This score indicates whether static code analysis of the package detected any callback error arguments which were not checked, where any potential runtime error may be "lost".

Not doing checks & proper handling for errors in callbacks that take error parameters could cause state, memory, and/or resource, leaks.

Identifying this risk attribute in a package means that its risk score will be elevated to High.

Risk Score: has-abandoned-promises

This score indicates whether static code analysis of the package detected any Promise-s which did not have some form of finalization handling. This includes .catch() or a second argument to .then(), .finally(), and most common user promise library provided handlers.

Not doing proper finalization and/or error handling Promise-s could cause state, memory, and/or resource, leaks.

Identifying this risk attribute in a package means that its risk score will be elevated to High.

Risk Score: missing-strict-mode

This score indicates whether static code analysis of the package detected the lack of strict mode ('use strict') in any of the package's code.

Not using strict mode can result in code that has silent errors or is non-optimizable by the javascript engine.

Identifying this risk attribute in a package means that its risk score will be elevated to Low.

Quality

The Quality group is for criteria which are intended to indicate whether a package conforms to good open-source practices.

Good practice is things such as:

  • Including documentation.
  • Links to a source control repository.

Quality Severity

Quality criteria currently do not feature a severity dimension since the pipeline is intended to provide users with actionable information to help them reduce the risk-level that is present in their code. A quality criteria implies adherence to best-practices which result in more manageable and secure code. Since a quality criteria does not offset a security vulnerability or risk attribute, NCM 2 does not assign an impact severity to a quality attribute. Quality scores do therefore not affect a package’s risk level. This is determined by the lowest risk level that is present as determined by its security/ risk attributes.

Quality Scores

NCM 2 captures the following set of Quality Scores. This set continues to expand. Each property is outlined in more detail below:

Quality Score: readme-exists

This score indicates whether a readme file of some sort is present.

Identifying this attribute in a package means that its score will be elevated to Medium.

Quality Score: readme-size

This score indicates the size of a readme file (if a readme file is present).

Severity:

  • NONE if readme is of decent size.
  • LOW if readme size is under 1kb.
  • MEDIUM if readme size is under 500 bytes.

Quality Score: disk-usage-expanded-size

This score indicates the uncompressed size of the package on disk. Severity:

  • NONE if package size is under 20kb.
  • LOW if package size is over 20kb.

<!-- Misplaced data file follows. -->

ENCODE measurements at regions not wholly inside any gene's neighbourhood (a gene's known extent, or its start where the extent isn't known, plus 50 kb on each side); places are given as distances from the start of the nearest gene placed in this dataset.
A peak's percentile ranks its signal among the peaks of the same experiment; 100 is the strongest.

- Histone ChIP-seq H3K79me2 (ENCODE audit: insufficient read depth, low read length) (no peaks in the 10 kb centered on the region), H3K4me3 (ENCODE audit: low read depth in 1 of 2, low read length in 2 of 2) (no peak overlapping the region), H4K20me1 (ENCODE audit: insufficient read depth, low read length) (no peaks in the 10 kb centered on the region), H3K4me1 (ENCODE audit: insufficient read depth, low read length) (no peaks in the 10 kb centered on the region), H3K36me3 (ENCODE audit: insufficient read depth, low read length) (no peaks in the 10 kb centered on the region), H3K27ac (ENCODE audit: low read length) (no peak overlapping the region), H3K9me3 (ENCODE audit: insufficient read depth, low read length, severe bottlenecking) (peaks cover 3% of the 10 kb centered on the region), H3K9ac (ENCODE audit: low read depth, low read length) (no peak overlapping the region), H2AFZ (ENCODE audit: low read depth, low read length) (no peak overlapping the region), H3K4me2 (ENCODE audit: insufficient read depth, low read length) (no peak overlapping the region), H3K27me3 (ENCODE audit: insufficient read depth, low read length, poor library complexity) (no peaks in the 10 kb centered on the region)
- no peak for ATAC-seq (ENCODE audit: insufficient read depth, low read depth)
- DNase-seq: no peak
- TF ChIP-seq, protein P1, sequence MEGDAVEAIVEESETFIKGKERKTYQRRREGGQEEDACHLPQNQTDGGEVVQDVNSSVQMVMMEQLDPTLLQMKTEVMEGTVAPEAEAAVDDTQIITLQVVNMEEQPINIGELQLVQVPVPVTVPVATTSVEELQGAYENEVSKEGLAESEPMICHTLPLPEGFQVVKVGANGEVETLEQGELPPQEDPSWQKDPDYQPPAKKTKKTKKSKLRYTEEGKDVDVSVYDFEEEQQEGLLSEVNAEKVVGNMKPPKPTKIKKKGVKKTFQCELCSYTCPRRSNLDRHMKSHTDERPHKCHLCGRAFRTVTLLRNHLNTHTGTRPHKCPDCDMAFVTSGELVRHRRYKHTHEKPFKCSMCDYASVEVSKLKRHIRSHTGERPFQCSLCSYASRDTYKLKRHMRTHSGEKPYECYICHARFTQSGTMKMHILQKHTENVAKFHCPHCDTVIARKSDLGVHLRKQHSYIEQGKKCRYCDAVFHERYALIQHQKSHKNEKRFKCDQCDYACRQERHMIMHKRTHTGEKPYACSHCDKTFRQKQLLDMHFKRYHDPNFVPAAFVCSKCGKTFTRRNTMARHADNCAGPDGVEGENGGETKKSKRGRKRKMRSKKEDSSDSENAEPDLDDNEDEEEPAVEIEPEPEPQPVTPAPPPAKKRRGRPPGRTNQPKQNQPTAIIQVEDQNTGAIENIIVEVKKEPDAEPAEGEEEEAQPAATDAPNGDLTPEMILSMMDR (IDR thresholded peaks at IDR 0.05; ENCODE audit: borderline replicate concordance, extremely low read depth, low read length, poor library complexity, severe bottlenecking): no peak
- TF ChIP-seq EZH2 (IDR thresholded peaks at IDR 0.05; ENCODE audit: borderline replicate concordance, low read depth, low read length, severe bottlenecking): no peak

• MEDIUM if package size is over 50kb.
  • HIGH if package size is over 100kb.
  • CRITICAL if package size is over 1mb.

Quality Score: disk-usage-file-count

This score indicates the number of files within a package.

Severity MEDIUM if a package contains over 100 files, otherwise NONE.

Quality Score: disk-usage-dir-count

This score indicates the number of directories within a package.

Severity MEDIUM if a package contains over 20 directories, otherwise NONE.

Quality Score: has-scm-info

This score indicates whether the package has source control information defined within its package.json.

Always severity HIGH or NONE.

Quality Score: scm-tagged-versions

This score indicates whether an acceptable percentage of this package's version have a corresponding tag in their source control repository (if it exists).

Always severity MEDIUM or NONE.

Getting Started

ncm-cli is a command-line tool for NodeSource Certified Modules 2.0, designed to make code quality, security, and compliance a breeze. This allows you to generate a custom project report, fetch compliance and security information, manage organizational whitelists, and inspect specific packages in greater detail -- all from the command-line.

Installation

npm install -g ncm-cli

Usage

"usage"

Authentication

ncm-cli supports three forms of authentication.

1. NodeSource Account:

Sign-in interactively using your NodeSource account email and password.

$ ncm signin

2. Single Sign-on

  • Using a Google account: ncm signin -G, --google
  • Using a GitHub account: ncm signin -g, --github

3. Environment Variable (CI/CD)

$ NCM_TOKEN=<token> ncm <command> [options]

Learn more about obtaining service tokens and configuring permissions here.

Reports

ncm report

Generate and return a project report (defaults to the current directory) outlining package certification. To specify a directory on which to generate a report, simply pass the directory following the command. The top five riskiest modules will be displayed alongside your concise project report.

"report screen"

By passing --long, -l, the returned report will be formatted to give greater detail into individual package certification. This will include the module name, version, risk score, license compliance, and respective security vulnerabilities.

"extended report"

The report feature also includes the ability to filter depending on specified criteria.

Filter: Compliance

To display only non-compliant packages, pass the --compliance, -c flag.

Filter: Security

To display packages which contain at least one security vulnerability, pass the --security, -s flag.

Filter: Vulnerability Severity

You may also filter the report based on one or more severity levels. ncm-cli supports the following levels of severity: critical, high, medium, low. Passing the --filter= flag along with one or more of these filter parameters will result in a report that displays only packages that contain at least one such vulnerability.

"vulnerability"

ncm details <module{@version}>

Returns a detailed report about a specific module with version. ncm-cli will default to using the latest version.

"ncm details"

Whitelisting Packages

ncm whitelist

Display and modify your organization’s module whitelist.

ncm whitelist --list

Returns a list containing each module in your organization’s whitelist. Public modules are listed alongside their risk score, license compliance, and security summary.

"whitelist list"

ncm whitelist --add <module@version>

Add a module to your organization’s whitelist.

"whitelist add"

ncm whitelist --remove <module@version>

Remove a module to your organization’s whitelist.

"whitelist remove"

Switching Orgs & Config

ncm orgs

Change your active organization interactively by entering the orgs command without passing an <orgname>. By passing an organization name, ncm-cli will switch the active organization without prompting for input.

"switching orgs"

ncm config

ncm-cli allows access to various configuration settings. For more information, use the help command: ncm config --help

Help

ncm help

Display the NodeSource Certified Modules help menu. For more information on a specific command, run ncm <command> --help.